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The Broadsheet: June 29

Good morning, Broadsheet readers! Angela Merkel is expected to weigh in on the Greek debt crisis today, truckers want to recruit more female drivers, and GM CEO Mary Barra talks about her plan to challenge Tesla. Have a productive Monday!


• The clock is ticking. With Greece closing its banks this week to stop panicked account holders from withdrawing funds, German Chancellor Angela Merkel is expected to make a statement today about the importance of finding a way to keep the country in the eurozone. Even Christine Lagarde, managing director of the International Monetary Fund, who has often been sharply critical of Greece, released a softer statement, declaring her “commitment to continue to engage with the Greek authorities.” New York Times


• Women at the wheel. The trucking industry is hoping to counter its growing labor shortage by putting more women behind the wheel. Trucking company Ryder is working with nonprofit Women in Trucking to improve safety, design more women-friendly trucks and recruit more female drivers. Fortune

• My name is my name. A growing number of women are keeping their maiden names after marriage. However, many report that they’re choosing to do so for practical, rather than political, reasons.  New York Times

Car talk. GM CEO Mary Barra talks to The Verge about how the automaker is trying to appeal to younger drivers, and why she believes the new Chevy Bolt could be a game-changer for the electric vehicle market. The Verge

• Martha goes shopping? The Martha Stewart Living Omnimedia sale saga continues. Plymouth Lane Capital Management has disclosed a 10.9% stake in the company and urged the board, which recently agreed to a $353 merger with Sequential Brands Group, to look for other offers.  WSJ

• A win for weddings. The Supreme Court’s ruling legalizing gay marriage throughout the U.S. will provide a major windfall to the wedding business—an industry dominated by women. Fortune

• Witchy women. Have you heard of the “Night Witches,” an all-female squadron of Russian bomber pilots who ran thousands of daring bombing raids during World War II? I hadn’t and was blown away by this story about the group, which was founded by Col. Marina Raskova, a Soviet pilot known as the “Russian Amelia Earhart.”   Vanity Fair


Each week, Fortune asks our Insider Network — an online community of prominent people in business and beyond — for career and leadership advice. Here’s some of the best of what we heard last week.

• Let there be light. Sandi Peterson, group worldwide chairman of Johnson & Johnson, says a good leader never leaves her people in the dark. When employees understand where the company is headed, a time of transition can be exciting rather than scary. Fortune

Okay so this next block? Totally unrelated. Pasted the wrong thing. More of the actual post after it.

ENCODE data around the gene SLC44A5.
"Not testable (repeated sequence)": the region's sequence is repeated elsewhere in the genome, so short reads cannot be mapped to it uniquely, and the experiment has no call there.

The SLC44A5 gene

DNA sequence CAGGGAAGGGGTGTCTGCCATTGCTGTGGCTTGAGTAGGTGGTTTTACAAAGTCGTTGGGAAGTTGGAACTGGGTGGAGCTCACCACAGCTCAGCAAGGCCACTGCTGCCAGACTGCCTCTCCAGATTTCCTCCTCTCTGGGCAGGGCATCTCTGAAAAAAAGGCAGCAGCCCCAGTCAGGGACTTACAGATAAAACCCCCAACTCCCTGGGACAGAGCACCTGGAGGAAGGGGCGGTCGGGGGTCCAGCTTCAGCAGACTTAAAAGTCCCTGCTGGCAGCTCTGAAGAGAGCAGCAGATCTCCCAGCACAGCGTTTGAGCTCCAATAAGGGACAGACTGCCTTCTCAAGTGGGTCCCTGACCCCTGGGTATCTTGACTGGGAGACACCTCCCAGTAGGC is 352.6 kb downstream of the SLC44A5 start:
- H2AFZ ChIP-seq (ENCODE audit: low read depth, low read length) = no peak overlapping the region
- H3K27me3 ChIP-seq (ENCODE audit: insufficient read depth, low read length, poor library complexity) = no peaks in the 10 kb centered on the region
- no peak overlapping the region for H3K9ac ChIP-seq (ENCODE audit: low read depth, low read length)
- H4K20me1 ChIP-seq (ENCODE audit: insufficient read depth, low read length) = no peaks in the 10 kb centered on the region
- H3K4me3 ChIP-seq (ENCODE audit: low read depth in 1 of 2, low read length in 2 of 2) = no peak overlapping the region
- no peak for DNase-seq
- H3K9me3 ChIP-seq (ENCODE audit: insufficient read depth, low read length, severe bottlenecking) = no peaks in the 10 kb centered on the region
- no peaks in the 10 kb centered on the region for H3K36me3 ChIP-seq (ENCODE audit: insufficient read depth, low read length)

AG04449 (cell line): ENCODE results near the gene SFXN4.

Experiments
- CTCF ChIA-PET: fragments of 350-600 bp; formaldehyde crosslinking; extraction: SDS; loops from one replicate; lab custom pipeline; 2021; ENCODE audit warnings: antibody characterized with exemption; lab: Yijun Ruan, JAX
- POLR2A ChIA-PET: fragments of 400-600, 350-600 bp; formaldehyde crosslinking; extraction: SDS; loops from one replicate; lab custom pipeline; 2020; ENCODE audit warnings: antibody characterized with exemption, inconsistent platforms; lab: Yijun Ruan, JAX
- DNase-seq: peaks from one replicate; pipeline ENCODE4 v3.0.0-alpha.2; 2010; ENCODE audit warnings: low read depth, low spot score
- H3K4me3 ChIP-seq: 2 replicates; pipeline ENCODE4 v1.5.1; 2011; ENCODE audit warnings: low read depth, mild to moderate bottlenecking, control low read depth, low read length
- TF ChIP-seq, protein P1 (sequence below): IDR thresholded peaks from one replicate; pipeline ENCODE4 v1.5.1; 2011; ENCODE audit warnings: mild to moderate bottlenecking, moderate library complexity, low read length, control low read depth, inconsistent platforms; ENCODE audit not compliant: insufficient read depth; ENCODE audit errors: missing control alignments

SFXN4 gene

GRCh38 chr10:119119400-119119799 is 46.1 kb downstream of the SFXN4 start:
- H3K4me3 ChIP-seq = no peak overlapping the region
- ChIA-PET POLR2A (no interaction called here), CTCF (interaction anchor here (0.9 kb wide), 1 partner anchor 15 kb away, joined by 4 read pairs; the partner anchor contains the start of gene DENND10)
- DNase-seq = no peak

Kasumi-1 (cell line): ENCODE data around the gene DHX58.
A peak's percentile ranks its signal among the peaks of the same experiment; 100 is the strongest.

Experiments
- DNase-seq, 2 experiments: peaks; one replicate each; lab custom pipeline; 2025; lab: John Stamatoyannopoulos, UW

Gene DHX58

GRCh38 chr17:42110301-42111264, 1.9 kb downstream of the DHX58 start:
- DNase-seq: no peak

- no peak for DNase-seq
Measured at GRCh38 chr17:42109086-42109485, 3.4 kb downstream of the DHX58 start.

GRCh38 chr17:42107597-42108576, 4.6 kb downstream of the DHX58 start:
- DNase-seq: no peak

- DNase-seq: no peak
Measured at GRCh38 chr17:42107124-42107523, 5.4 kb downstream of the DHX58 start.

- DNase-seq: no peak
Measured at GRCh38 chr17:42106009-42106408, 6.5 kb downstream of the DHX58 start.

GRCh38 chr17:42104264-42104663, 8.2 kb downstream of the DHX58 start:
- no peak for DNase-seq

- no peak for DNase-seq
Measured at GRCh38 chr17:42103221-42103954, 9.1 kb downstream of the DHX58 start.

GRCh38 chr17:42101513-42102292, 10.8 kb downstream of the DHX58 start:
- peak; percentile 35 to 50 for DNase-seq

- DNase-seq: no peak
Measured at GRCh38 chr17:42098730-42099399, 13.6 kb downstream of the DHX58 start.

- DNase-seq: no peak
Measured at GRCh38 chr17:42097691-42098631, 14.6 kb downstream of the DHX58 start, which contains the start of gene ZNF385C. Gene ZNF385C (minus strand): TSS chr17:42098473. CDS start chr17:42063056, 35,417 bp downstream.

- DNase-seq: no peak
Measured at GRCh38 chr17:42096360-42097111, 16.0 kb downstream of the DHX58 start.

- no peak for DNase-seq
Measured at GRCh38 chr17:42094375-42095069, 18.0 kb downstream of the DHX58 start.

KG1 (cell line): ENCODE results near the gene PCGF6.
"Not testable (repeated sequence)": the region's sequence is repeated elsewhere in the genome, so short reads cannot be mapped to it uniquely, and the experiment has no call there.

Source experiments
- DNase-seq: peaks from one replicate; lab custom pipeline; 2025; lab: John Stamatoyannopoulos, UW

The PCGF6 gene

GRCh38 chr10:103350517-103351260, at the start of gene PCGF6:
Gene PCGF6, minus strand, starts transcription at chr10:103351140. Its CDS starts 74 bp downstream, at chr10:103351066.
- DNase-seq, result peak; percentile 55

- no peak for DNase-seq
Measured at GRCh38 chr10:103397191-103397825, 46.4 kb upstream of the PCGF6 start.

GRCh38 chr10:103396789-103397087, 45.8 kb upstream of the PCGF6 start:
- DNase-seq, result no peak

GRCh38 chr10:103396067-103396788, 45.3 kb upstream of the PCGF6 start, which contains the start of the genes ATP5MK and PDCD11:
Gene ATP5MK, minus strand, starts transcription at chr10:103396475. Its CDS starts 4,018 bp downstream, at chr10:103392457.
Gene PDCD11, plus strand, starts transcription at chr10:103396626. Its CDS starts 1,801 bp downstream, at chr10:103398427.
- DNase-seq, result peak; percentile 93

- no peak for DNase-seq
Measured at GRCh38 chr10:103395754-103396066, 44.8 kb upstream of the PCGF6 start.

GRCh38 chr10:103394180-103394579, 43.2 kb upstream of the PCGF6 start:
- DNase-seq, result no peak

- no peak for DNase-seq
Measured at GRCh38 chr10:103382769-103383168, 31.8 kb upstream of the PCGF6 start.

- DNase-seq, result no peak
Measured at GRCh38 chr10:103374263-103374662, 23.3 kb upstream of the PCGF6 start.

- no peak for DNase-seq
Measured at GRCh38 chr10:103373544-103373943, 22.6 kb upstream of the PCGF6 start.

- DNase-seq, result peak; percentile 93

A risk-taker’s reward. Taking risks raises your confidence, says Mary Beth Laughton, SVP of e-commerce and digital marketing at Sephora. Laughton moved from the U.S. to Amsterdam early in her career, and in times of uncertainty she thinks to herself: “If I could do that, I can definitely do this!”   Fortune

 Spanish step. What does getting a master’s degree in Spanish have to do with a career in insurance? You’d be surprised, writes Lori Bailey, global head of special lines at Zurich Insurance.  Fortune


• A second step in the right direction. Afghan President Ashraf Ghani has appointed a second woman as a provincial governor, even though his first appointee has been unable to take office because of fierce opposition. Seema Joyenda will serve in Ghor Province, one of the poorest places in the country.  New York Times

• Trust Nooyi on this. Speaking at a consumer goods conference, PepsiCo CEO Indra Nooyi stressed the importance of trust, which she says is increasingly critical to corporate success. “Trust is the intangible currency we trade on,” she said. “It is what binds consumers to our brands.”  Fortune

• Lloyd leads. Carli Lloyd is emerging as the new leader of the U.S. Women’s World Cup team, urging her coach and teammates to take more risks if they want to win the tournament. Lloyd says her drive comes from the times she’s been benched by previous coaches. “It’s this constant trying to prove people wrong,” she says.  New York Times

Holding the purse strings. The Massachusetts Executive Office of Administration and Finance is ahead of the state government curve when it comes to increasing the number of women in powerful roles: About 60% of the office’s leadership positions are held by women. Boston Globe

• Grandma knows best? This Daily Beast story argues that Kate Middleton’s mom, Carole, is one of the most influential people in the royal couple’s circle. She’s shaping the world of her grandchildren with her “middle-class values of hard work and fair play, not the ossified Windsor culture of privilege.” Daily Beast

• An activist acts out. Activist, musician and filmmaker Bree Newsome on Saturday climbed a flagpole on the South Carolina Statehouse grounds and took down the Confederate flag. Newsome was immediately arrested and the flag was raised back into place.

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How Kim Kardashian liberated Armenia  Daily Beast

Margaret Atwood will contribute to comic book anthology The Secret Loves of Geek Girls  Slate

What happened to the nine-year-old girl smoking in Mary Ellen Mark’s photo  NPR

Caitlyn Jenner teases new life in I am Cait promo  Refinery29


I read hundreds of plays a year and I know there is no contradiction between excellence and including women’s voices. So we wanted to speak to that abundance, and say women are writing plays, and they are of great quality.

Joy Meads, a member of a group of producers and playwrights who've released a list of the best unproduced plays written by women